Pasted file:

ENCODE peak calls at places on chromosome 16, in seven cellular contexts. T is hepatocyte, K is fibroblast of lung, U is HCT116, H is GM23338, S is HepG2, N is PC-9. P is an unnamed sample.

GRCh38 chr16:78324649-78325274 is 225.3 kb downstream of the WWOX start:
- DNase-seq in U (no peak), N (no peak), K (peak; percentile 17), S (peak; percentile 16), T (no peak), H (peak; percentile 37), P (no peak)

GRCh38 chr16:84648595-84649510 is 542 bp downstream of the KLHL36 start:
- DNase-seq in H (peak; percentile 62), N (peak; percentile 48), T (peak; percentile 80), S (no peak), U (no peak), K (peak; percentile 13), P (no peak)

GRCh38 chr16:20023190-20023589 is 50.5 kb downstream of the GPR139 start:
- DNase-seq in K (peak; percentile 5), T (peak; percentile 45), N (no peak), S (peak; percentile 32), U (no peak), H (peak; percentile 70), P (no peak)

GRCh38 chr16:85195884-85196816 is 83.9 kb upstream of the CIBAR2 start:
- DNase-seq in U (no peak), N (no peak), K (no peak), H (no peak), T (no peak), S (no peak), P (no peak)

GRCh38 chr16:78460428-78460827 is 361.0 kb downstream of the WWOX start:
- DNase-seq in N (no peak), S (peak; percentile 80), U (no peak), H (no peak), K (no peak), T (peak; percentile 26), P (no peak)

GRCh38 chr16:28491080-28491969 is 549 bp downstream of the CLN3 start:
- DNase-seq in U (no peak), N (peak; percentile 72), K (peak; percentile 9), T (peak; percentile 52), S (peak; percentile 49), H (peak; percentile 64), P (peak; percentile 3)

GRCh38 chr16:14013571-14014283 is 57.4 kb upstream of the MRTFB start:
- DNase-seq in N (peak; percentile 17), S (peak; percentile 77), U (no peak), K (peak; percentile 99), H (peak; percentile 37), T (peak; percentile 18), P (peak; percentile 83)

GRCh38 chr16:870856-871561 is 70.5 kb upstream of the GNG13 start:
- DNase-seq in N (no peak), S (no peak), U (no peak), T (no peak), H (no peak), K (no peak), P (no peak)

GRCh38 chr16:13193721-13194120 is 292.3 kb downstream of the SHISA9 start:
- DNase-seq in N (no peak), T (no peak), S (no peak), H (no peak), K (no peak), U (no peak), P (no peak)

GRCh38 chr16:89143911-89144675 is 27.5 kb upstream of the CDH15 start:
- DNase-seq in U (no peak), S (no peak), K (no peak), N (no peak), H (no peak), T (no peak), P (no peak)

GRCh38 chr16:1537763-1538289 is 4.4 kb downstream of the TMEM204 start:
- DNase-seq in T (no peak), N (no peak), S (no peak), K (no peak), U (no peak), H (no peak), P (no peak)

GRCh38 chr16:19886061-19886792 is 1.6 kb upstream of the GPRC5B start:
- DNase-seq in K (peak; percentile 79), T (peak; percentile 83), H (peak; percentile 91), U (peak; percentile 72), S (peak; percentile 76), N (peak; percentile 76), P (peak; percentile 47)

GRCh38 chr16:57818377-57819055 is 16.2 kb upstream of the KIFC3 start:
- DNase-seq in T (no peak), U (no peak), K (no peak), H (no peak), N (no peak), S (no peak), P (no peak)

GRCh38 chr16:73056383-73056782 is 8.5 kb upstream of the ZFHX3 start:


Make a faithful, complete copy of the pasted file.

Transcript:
ENCODE peak calls at places on chromosome 16, in seven cellular contexts. T is hepatocyte, K is fibroblast of lung, U is HCT116, H is GM23338, S is HepG2, N is PC-9. P is an unnamed sample.

GRCh38 chr16:78324649-78325274 is 225.3 kb downstream of the WWOX start:
- DNase-seq in U (no peak), N (no peak), K (peak; percentile 17), S (peak; percentile 16), T (no peak), H (peak; percentile 37), P (no peak)

GRCh38 chr16:84648595-84649510 is 542 bp downstream of the KLHL36 start:
- DNase-seq in H (peak; percentile 62), N (peak; percentile 48), T (peak; percentile 80), S (no peak), U (no peak), K (peak; percentile 13), P (no peak)

GRCh38 chr16:20023190-20023589 is 50.5 kb downstream of the GPR139 start:
- DNase-seq in K (peak; percentile 5), T (peak; percentile 45), N (no peak), S (peak; percentile 32), U (no peak), H (peak; percentile 70), P (no peak)

GRCh38 chr16:85195884-85196816 is 83.9 kb upstream of the CIBAR2 start:
- DNase-seq in U (no peak), N (no peak), K (no peak), H (no peak), T (no peak), S (no peak), P (no peak)

GRCh38 chr16:78460428-78460827 is 361.0 kb downstream of the WWOX start:
- DNase-seq in N (no peak), S (peak; percentile 80), U (no peak), H (no peak), K (no peak), T (peak; percentile 26), P (no peak)

GRCh38 chr16:28491080-28491969 is 549 bp downstream of the CLN3 start:
- DNase-seq in U (no peak), N (peak; percentile 72), K (peak; percentile 9), T (peak; percentile 52), S (peak; percentile 49), H (peak; percentile 64), P (peak; percentile 3)

GRCh38 chr16:14013571-14014283 is 57.4 kb upstream of the MRTFB start:
- DNase-seq in N (peak; percentile 17), S (peak; percentile 77), U (no peak), K (peak; percentile 99), H (peak; percentile 37), T (peak; percentile 18), P (peak; percentile 83)

GRCh38 chr16:870856-871561 is 70.5 kb upstream of the GNG13 start:
- DNase-seq in N (no peak), S (no peak), U (no peak), T (no peak), H (no peak), K (no peak), P (no peak)

GRCh38 chr16:13193721-13194120 is 292.3 kb downstream of the SHISA9 start:
- DNase-seq in N (no peak), T (no peak), S (no peak), H (no peak), K (no peak), U (no peak), P (no peak)

GRCh38 chr16:89143911-89144675 is 27.5 kb upstream of the CDH15 start:
- DNase-seq in U (no peak), S (no peak), K (no peak), N (no peak), H (no peak), T (no peak), P (no peak)

GRCh38 chr16:1537763-1538289 is 4.4 kb downstream of the TMEM204 start:
- DNase-seq in T (no peak), N (no peak), S (no peak), K (no peak), U (no peak), H (no peak), P (no peak)

GRCh38 chr16:19886061-19886792 is 1.6 kb upstream of the GPRC5B start:
- DNase-seq in K (peak; percentile 79), T (peak; percentile 83), H (peak; percentile 91), U (peak; percentile 72), S (peak; percentile 76), N (peak; percentile 76), P (peak; percentile 47)

GRCh38 chr16:57818377-57819055 is 16.2 kb upstream of the KIFC3 start:
- DNase-seq in T (no peak), U (no peak), K (no peak), H (no peak), N (no peak), S (no peak), P (no peak)

GRCh38 chr16:73056383-73056782 is 8.5 kb upstream of the ZFHX3 start: